Mohammed bin Salman, heir apparent and de facto ruler of Saudi Arabia, is in Washington this week. Discussions will bear on the geopolitics of the Middle East and the political economy of the United States. The prince brought his checkbook.
High on the agenda is dealing with Iran. Possibilities include supporting a new wave of assassinations and bombings inside the theocracy, and aid to Kurdish and Baloch insurgents in the northwest and southwest, respectively. The most portentous topic will be construction of a Sunni region in eastern Syria -- "Sunnistan".
Whether an open area run (if barely) by Kurdish and Arab militias, or an actual state recognized by some regional powers, Sunnistan will threaten or block the "Shia Corridor" connecting Tehran with Shia parts of Syria and Lebanon. Salman and Trump will try to redraw the boundaries established a century ago by Sykes and Picot and largely erased by ISIL in 2014.
Who wants a Sunnistan? What costs and benefits does it pose for the US?
The House of Saud sees Iranian-Shia power as a growing danger. The proposition is dubious but it isn't up for debate in Washington. Positions have formed and are now awaiting finance and implementation.
MBS cannot match Iran's military in size and experience. Nor does he want to test his army in battle, frail as it is from nepotism, laxity, and tribalism. He can, however, use his checkbook to convince the US that a Sunnistan will have benefits. The Kingdom purchases billion of dollars of American military hardware, as was made clear when the president visited Riyadh last year, and when the prince came to Washington this week.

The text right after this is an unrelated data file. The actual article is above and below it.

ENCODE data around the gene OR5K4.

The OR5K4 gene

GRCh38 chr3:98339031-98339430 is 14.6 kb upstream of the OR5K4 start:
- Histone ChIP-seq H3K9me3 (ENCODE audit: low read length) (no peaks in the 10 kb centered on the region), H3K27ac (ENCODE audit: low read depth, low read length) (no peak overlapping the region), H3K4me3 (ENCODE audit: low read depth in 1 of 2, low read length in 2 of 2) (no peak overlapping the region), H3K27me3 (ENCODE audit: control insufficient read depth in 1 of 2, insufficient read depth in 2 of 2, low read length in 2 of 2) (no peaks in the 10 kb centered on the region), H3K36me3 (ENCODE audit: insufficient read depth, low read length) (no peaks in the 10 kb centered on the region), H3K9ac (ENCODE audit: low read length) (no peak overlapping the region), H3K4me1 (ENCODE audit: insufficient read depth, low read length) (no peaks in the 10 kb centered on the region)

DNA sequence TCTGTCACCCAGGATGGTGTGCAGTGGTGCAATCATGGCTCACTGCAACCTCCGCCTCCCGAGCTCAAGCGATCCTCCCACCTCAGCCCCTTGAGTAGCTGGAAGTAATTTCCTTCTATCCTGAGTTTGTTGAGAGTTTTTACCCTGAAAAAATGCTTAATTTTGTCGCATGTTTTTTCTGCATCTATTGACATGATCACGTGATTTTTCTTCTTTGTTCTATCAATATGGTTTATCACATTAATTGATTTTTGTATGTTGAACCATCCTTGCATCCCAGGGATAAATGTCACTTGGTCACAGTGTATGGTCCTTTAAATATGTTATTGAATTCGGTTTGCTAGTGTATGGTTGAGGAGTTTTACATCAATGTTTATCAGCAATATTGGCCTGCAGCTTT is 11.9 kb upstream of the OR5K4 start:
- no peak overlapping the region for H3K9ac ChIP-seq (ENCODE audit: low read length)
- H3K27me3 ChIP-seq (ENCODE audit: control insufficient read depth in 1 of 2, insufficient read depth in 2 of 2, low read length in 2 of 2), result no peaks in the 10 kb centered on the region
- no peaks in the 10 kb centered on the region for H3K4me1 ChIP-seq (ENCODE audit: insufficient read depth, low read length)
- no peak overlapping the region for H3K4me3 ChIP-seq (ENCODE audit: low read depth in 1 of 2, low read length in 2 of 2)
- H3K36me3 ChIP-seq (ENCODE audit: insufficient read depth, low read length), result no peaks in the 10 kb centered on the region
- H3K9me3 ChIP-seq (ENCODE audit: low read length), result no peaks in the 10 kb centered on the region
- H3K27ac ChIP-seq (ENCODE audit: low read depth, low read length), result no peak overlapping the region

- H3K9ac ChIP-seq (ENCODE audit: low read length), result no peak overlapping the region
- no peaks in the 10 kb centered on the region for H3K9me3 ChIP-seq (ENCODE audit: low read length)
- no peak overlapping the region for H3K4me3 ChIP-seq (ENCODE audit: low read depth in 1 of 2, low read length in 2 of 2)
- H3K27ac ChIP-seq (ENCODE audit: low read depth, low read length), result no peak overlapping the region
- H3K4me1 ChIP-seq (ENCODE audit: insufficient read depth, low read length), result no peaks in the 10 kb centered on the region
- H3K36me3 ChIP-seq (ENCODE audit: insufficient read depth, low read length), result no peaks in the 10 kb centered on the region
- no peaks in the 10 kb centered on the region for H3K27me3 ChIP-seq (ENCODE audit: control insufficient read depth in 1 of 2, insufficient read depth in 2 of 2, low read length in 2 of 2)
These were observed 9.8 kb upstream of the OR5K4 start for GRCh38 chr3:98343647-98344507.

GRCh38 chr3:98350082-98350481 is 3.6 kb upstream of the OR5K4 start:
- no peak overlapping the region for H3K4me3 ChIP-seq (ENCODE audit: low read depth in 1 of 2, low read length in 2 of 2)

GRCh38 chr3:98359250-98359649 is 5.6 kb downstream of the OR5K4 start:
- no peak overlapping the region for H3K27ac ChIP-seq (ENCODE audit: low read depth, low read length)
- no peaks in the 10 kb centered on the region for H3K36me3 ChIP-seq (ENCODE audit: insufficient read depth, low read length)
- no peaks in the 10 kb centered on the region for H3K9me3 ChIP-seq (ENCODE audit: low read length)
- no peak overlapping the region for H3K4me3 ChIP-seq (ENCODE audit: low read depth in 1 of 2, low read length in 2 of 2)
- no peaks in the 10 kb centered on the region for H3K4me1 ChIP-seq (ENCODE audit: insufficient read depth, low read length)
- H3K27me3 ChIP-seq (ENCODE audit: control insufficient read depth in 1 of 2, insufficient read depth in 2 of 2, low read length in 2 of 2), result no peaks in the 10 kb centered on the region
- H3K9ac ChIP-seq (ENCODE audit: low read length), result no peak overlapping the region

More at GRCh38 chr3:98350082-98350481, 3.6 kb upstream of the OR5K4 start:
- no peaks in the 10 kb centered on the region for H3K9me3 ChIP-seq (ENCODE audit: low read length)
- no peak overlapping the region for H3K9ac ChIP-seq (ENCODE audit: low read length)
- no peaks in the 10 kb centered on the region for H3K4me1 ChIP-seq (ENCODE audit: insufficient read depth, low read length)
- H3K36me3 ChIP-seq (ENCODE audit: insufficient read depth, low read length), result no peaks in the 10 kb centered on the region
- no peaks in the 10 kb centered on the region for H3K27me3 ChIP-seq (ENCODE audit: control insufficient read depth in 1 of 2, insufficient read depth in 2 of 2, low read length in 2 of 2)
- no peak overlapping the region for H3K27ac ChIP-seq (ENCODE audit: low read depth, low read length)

Trump is being pressed for military support to Sunnistan, MBS for financial support to it -- and for continuing arms purchases from US contractors. No American president, regardless of political alignment, can ignore the benefits to the manufacturing sector and blue-collar employment. The Obama administration wrote the opening acts when it sent troops and arms into eastern Syria. The Trump administration is writing the denouement.
Israel too is concerned by rising Iranian-Shia power and wants a Sunnistan to block the Shia Corridor. Its influence in Washington is considerable and well known. Israeli and Saudi pressure, in concert, forms a strong and perhaps irresistible bloc.
We know what the US gets out of the deal, but what is it getting into?
Problems of a Sunnistan
Nothing comes easily in the Middle East and a Sunnistan may prove especially vexing. The military might upon which the Sunni state will rely is in place, more or less. The previous administration built up the Syrian Democratic Forces (SDF), presumably to fight ISIL, but the idea of a Sunnistan likely lurked in strategic assessments.
The SDF have demonstrated remarkable effectiveness in the ISIL war, driving the Islamist bands from their capital of Raqqa and much of eastern Syria. However, the SDF are a loose umbrella organization of over a dozen militias, both Kurdish and Arab, that have little in common besides opposition to ISIL. They are unlikely to continue as a unified force once ISIL is expelled. Indeed, Kurdish fighters are already peeling away to fight the Turks in the north.
Sunnistan will face protracted opposition and intermittent attacks from Syria and Iran. Many fighters will weary of it and head for homelands away from contested areas. Many Kurds, after all, have no grievance with Damascus and might well accept offers of autonomy.
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